To be clear, I think it is a laudable goal to bring indigenous peoples into international law, so long as this is done in a non-discriminatory fashion. The EMRIP appears to be proposing to perpetuate a longstanding discriminatory practice by recognizing the international obligations of indigenous peoples flow from a status of tutalage or pupilage vis-a-vis the parent state. This, in my mind, endorses the Doctrine of Discovery.

I am not suggesting that the EMRIP is somehow attempting to intentionally endorse the Doctrine of Discovery. I do think that the EMRIP’s questionnaire strongly implies an endorsement of the Doctrine of Discovery.

Indigenous peoples should respond to the EMRIP, to request that the EMRIP clarify its views on the international standing of indigenous peoples and the Doctrine of Discovery. Faced with such submisions, I would expect that the EMRIP would issue a strong condemnation of the Doctrine of Discovery and articulate that indigenous peoples’ standing under international law comes from the inherent rights of indigenous peoples, not from the whims of their parent states (or for that matter, of other parent states)

Incidentally, there are very good reasons why indigenous peoples shouldn’t use the UNDRIP as the basis for defining their inherent rights. The fact that the Declaratoin is a compromise should tell you enough, as the articulations of many rights were weakened during negotiations in order to develop a consensus document.

VI. Other points

I have made a big deal about the state to state nature of international law. There are no indigeous peoples in the General Assembly (although I believe there is one NGO), Security Council or any other UN decision making body. Indigenous Peoples do have representation on several advisory bodies, which are subsidiary to decision-making bodies, for example the UNPFII (reports to ECOSOC) and EMRIP (to HRC).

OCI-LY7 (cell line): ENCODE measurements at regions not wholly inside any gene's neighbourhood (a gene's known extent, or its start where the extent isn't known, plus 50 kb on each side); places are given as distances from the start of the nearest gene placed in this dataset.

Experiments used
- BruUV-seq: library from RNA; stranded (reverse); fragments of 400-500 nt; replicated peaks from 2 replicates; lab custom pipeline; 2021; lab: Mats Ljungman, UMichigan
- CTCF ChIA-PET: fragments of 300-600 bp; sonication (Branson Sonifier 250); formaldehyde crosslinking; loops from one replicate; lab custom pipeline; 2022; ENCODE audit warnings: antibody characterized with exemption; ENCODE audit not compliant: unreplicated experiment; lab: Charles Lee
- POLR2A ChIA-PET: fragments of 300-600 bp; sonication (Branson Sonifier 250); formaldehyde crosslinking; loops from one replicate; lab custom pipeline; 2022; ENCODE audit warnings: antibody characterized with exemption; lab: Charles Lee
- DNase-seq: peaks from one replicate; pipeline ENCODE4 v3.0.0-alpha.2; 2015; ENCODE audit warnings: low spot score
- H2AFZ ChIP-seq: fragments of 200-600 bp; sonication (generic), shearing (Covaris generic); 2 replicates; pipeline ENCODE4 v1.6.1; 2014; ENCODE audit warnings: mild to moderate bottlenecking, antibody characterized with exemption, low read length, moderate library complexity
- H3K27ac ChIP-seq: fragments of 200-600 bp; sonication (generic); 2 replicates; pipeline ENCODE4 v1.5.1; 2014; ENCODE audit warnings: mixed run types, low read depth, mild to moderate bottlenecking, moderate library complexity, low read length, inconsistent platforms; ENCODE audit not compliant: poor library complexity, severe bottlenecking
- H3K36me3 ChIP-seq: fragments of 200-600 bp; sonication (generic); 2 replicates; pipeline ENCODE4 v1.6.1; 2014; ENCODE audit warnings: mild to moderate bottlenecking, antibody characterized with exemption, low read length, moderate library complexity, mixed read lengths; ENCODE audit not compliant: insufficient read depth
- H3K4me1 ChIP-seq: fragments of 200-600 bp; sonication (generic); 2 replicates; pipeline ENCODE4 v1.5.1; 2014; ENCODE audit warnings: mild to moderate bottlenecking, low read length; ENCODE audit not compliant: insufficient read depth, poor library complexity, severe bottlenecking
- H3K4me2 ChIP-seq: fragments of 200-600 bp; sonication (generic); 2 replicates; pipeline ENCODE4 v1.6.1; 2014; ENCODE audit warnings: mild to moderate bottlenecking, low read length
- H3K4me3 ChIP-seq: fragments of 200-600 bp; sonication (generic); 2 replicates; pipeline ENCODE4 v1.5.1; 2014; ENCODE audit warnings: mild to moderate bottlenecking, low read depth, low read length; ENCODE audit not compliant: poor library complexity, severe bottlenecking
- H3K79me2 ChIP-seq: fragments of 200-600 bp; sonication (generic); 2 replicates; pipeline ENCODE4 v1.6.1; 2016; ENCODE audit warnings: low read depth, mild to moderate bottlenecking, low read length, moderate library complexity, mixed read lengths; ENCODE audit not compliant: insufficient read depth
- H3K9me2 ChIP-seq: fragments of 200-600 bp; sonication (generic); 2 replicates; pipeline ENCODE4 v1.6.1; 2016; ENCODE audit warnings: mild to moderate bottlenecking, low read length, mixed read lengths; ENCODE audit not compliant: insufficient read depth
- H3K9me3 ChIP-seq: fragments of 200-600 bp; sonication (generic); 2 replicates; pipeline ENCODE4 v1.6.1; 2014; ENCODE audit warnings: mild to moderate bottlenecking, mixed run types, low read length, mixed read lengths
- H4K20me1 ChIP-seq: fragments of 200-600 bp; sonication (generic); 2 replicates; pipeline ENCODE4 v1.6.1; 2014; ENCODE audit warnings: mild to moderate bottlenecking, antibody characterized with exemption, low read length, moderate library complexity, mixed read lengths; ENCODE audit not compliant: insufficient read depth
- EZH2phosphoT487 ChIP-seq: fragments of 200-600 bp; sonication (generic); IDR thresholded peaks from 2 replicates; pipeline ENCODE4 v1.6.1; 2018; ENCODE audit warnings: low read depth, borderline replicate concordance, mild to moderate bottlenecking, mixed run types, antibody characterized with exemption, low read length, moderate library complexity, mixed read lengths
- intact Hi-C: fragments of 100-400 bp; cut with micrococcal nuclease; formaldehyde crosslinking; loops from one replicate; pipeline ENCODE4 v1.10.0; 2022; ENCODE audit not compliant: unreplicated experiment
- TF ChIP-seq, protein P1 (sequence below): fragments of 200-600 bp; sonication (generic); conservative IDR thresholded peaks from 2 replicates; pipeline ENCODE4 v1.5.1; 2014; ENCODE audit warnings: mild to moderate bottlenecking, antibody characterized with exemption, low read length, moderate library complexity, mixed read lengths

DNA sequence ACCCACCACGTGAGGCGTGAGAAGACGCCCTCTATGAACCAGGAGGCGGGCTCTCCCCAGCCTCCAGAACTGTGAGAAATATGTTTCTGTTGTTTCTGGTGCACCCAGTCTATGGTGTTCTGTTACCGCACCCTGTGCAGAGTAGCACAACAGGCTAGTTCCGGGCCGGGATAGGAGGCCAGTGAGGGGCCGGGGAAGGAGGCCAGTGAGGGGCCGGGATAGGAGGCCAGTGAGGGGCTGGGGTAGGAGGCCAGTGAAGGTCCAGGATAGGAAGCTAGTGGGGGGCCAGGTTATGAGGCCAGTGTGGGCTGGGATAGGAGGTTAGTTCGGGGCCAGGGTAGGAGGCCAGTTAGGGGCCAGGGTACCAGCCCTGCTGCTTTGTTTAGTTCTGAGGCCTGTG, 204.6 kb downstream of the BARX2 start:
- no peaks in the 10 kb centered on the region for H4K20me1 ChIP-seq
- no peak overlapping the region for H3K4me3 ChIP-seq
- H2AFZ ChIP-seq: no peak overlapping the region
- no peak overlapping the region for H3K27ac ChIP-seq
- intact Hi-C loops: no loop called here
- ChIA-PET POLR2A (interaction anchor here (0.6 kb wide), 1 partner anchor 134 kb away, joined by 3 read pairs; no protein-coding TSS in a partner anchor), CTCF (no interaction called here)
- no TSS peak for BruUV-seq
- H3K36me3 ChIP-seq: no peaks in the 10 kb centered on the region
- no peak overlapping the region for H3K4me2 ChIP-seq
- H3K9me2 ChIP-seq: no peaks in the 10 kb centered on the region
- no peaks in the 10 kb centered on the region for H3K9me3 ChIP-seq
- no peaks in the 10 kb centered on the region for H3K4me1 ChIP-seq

These are welcome developments and are progress on a path towards the eventual recognition of indigenous peoples as rights-holding bodies equivalent in powers to states. It is critical to recognize they are not endpoints.

VII Conclusion
This questionnaire from the EMRIP makes a nice political point by asking indigenous peoples how they are implementing UNDRIP. I believe, maybe stronger than most, that indigenous peoples must guaruntee full enjoyment of human rights to their citizens – mainly because I believe indigenous peoples can and should seek redress themselves under human rights instruments.

Now, this is just a questionnaire, so there is time to influence the study. I strongly recommend indigenous peoples do so by submitting on the Doctrine of Discovery and by articulating the source of their obligations to guaruntee rights to their citizens – based on inherent rights.

Indigenous peoples may also suggest that the UNDRIP is the main standard for defining the relationship between the state and indigenous peoples and state and indigenous peoples own citizens – such as in the Lovelace or Kitok communications. Neither of those communications directly implicated the actions of indigenous peoples, but were founded in state action or inaction. This, I suggest, is the framework in which the UNDRIP resides, rather than in the definition of the relationship between indigenous peoples and their own citizens – except of course where indigenous peoples have themselves endorsed the Declaration. Such endorsements are an exercise of an inherent right to self-determination, not a political statement to implement a ‘parent’ state’s international obligations.